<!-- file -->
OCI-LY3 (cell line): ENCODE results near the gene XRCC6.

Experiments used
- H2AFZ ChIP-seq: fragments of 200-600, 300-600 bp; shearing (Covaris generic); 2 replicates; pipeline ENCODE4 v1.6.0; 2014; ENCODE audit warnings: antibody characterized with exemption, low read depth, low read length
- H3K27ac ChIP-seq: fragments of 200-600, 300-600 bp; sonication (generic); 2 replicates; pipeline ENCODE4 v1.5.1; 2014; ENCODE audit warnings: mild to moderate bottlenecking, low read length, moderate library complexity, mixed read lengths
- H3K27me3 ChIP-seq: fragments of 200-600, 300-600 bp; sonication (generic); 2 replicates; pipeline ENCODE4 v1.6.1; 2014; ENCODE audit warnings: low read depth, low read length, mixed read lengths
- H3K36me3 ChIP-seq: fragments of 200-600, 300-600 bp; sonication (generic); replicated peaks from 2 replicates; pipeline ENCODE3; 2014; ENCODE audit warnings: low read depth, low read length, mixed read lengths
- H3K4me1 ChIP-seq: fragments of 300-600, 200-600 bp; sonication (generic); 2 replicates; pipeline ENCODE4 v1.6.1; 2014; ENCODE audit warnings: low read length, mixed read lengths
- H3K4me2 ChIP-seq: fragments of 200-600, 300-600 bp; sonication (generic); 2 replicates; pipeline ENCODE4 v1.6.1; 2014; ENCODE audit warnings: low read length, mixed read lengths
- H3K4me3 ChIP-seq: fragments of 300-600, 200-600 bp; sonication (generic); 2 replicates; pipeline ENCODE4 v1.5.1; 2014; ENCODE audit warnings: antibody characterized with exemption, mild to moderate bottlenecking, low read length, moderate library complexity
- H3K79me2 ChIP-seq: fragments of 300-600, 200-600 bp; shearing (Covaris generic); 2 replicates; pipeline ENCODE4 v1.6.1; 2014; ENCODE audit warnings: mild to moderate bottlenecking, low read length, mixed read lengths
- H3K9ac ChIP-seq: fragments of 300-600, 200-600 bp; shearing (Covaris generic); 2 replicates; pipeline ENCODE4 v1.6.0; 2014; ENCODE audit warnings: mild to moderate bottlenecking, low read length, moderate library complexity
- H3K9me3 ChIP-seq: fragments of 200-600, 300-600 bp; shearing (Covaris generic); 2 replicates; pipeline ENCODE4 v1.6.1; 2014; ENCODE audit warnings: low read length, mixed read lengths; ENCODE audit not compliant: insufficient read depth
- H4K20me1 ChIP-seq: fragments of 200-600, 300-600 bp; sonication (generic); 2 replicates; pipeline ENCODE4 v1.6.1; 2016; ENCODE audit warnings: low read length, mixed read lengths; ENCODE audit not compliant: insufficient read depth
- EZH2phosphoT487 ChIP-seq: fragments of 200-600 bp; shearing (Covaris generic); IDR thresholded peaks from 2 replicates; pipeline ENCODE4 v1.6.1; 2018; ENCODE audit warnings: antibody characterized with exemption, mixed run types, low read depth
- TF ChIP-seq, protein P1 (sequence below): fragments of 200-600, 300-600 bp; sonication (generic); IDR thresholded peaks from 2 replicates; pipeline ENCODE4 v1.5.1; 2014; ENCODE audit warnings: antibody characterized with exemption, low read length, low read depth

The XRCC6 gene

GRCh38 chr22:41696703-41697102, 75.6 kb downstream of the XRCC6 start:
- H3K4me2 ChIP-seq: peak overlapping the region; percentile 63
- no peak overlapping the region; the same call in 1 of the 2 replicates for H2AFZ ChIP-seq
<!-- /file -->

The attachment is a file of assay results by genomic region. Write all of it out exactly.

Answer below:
OCI-LY3 (cell line): ENCODE results near the gene XRCC6.

Experiments used
- H2AFZ ChIP-seq: fragments of 200-600, 300-600 bp; shearing (Covaris generic); 2 replicates; pipeline ENCODE4 v1.6.0; 2014; ENCODE audit warnings: antibody characterized with exemption, low read depth, low read length
- H3K27ac ChIP-seq: fragments of 200-600, 300-600 bp; sonication (generic); 2 replicates; pipeline ENCODE4 v1.5.1; 2014; ENCODE audit warnings: mild to moderate bottlenecking, low read length, moderate library complexity, mixed read lengths
- H3K27me3 ChIP-seq: fragments of 200-600, 300-600 bp; sonication (generic); 2 replicates; pipeline ENCODE4 v1.6.1; 2014; ENCODE audit warnings: low read depth, low read length, mixed read lengths
- H3K36me3 ChIP-seq: fragments of 200-600, 300-600 bp; sonication (generic); replicated peaks from 2 replicates; pipeline ENCODE3; 2014; ENCODE audit warnings: low read depth, low read length, mixed read lengths
- H3K4me1 ChIP-seq: fragments of 300-600, 200-600 bp; sonication (generic); 2 replicates; pipeline ENCODE4 v1.6.1; 2014; ENCODE audit warnings: low read length, mixed read lengths
- H3K4me2 ChIP-seq: fragments of 200-600, 300-600 bp; sonication (generic); 2 replicates; pipeline ENCODE4 v1.6.1; 2014; ENCODE audit warnings: low read length, mixed read lengths
- H3K4me3 ChIP-seq: fragments of 300-600, 200-600 bp; sonication (generic); 2 replicates; pipeline ENCODE4 v1.5.1; 2014; ENCODE audit warnings: antibody characterized with exemption, mild to moderate bottlenecking, low read length, moderate library complexity
- H3K79me2 ChIP-seq: fragments of 300-600, 200-600 bp; shearing (Covaris generic); 2 replicates; pipeline ENCODE4 v1.6.1; 2014; ENCODE audit warnings: mild to moderate bottlenecking, low read length, mixed read lengths
- H3K9ac ChIP-seq: fragments of 300-600, 200-600 bp; shearing (Covaris generic); 2 replicates; pipeline ENCODE4 v1.6.0; 2014; ENCODE audit warnings: mild to moderate bottlenecking, low read length, moderate library complexity
- H3K9me3 ChIP-seq: fragments of 200-600, 300-600 bp; shearing (Covaris generic); 2 replicates; pipeline ENCODE4 v1.6.1; 2014; ENCODE audit warnings: low read length, mixed read lengths; ENCODE audit not compliant: insufficient read depth
- H4K20me1 ChIP-seq: fragments of 200-600, 300-600 bp; sonication (generic); 2 replicates; pipeline ENCODE4 v1.6.1; 2016; ENCODE audit warnings: low read length, mixed read lengths; ENCODE audit not compliant: insufficient read depth
- EZH2phosphoT487 ChIP-seq: fragments of 200-600 bp; shearing (Covaris generic); IDR thresholded peaks from 2 replicates; pipeline ENCODE4 v1.6.1; 2018; ENCODE audit warnings: antibody characterized with exemption, mixed run types, low read depth
- TF ChIP-seq, protein P1 (sequence below): fragments of 200-600, 300-600 bp; sonication (generic); IDR thresholded peaks from 2 replicates; pipeline ENCODE4 v1.5.1; 2014; ENCODE audit warnings: antibody characterized with exemption, low read length, low read depth

The XRCC6 gene

GRCh38 chr22:41696703-41697102, 75.6 kb downstream of the XRCC6 start:
- H3K4me2 ChIP-seq: peak overlapping the region; percentile 63
- no peak overlapping the region; the same call in 1 of the 2 replicates for H2AFZ ChIP-seq